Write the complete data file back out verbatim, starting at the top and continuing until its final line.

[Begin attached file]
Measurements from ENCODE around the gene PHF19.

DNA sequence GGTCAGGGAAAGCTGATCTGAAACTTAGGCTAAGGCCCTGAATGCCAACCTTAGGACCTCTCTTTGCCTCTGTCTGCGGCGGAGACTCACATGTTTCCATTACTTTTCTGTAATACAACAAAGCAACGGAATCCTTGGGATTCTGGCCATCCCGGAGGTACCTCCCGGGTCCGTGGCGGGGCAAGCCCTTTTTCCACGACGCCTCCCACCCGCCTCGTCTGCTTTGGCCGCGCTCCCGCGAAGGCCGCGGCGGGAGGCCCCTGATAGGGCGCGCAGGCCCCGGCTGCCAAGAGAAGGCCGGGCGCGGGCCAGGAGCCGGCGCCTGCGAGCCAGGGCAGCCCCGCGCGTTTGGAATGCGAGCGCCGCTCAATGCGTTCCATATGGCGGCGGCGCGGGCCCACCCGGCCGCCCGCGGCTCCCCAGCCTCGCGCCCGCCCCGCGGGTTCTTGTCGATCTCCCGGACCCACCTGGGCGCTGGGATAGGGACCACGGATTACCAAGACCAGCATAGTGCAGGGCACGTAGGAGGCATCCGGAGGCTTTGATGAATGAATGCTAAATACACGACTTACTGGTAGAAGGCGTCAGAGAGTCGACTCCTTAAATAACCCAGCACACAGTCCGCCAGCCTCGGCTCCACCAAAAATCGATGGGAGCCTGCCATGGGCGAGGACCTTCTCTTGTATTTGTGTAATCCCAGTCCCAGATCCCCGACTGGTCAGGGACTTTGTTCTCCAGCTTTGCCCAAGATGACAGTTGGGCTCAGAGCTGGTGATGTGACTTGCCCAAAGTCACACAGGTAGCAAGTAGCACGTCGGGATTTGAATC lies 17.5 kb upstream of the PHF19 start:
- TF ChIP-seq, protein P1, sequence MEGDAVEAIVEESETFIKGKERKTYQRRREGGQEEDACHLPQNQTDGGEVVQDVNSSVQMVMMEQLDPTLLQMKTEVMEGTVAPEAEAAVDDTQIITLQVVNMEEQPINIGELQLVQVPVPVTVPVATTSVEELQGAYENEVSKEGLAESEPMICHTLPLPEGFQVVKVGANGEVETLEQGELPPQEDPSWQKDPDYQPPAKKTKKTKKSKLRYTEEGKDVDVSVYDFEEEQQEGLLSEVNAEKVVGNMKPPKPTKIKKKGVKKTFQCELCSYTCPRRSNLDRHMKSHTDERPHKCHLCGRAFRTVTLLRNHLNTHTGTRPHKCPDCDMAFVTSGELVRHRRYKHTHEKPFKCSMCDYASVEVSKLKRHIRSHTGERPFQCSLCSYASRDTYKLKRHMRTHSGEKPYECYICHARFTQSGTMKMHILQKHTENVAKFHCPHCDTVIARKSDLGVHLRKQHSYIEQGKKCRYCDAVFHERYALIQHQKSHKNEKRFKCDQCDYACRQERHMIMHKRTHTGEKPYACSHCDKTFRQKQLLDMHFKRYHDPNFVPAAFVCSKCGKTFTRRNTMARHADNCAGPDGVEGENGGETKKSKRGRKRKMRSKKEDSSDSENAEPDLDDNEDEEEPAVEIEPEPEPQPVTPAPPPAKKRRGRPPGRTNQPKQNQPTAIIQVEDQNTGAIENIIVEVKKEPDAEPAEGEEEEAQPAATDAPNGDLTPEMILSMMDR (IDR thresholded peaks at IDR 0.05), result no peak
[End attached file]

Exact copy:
Measurements from ENCODE around the gene PHF19.

DNA sequence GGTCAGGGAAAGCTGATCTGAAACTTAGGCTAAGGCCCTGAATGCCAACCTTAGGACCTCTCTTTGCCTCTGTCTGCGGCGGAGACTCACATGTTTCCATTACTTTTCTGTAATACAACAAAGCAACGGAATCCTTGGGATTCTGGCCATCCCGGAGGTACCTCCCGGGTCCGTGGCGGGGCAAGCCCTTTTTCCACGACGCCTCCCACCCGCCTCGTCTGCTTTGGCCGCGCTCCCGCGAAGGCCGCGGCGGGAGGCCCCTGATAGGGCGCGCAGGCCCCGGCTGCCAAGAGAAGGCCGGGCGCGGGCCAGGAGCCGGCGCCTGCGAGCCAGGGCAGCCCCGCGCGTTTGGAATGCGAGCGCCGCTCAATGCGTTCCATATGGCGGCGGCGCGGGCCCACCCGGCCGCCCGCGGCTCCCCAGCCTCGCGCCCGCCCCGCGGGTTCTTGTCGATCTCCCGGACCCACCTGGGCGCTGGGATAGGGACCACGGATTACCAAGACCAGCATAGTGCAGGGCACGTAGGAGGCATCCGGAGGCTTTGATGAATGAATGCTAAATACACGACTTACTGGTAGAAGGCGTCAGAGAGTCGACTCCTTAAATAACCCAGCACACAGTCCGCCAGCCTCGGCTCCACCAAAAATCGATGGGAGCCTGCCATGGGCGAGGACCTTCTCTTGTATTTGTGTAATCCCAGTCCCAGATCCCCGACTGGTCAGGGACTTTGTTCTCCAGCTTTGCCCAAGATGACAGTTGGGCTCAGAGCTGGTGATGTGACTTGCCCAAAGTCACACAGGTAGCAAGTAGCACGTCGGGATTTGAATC lies 17.5 kb upstream of the PHF19 start:
- TF ChIP-seq, protein P1, sequence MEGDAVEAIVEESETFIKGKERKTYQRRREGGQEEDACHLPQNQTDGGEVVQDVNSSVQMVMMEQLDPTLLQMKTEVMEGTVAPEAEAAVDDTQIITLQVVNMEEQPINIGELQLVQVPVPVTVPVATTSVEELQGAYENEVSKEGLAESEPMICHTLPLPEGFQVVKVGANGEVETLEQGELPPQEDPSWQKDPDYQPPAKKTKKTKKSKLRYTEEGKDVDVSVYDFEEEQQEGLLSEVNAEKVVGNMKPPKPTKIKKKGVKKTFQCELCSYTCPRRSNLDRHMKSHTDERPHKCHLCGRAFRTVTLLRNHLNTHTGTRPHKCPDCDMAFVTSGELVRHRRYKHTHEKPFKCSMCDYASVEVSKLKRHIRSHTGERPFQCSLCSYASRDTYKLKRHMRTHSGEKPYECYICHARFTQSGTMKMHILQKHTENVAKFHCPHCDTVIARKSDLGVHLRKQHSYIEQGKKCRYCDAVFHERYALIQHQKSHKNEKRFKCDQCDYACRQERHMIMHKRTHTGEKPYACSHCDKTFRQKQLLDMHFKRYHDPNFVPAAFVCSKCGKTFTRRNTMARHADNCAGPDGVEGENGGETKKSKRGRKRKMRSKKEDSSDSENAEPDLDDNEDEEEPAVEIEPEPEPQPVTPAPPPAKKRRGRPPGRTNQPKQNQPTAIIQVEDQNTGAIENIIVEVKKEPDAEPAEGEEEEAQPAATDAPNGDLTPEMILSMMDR (IDR thresholded peaks at IDR 0.05), result no peak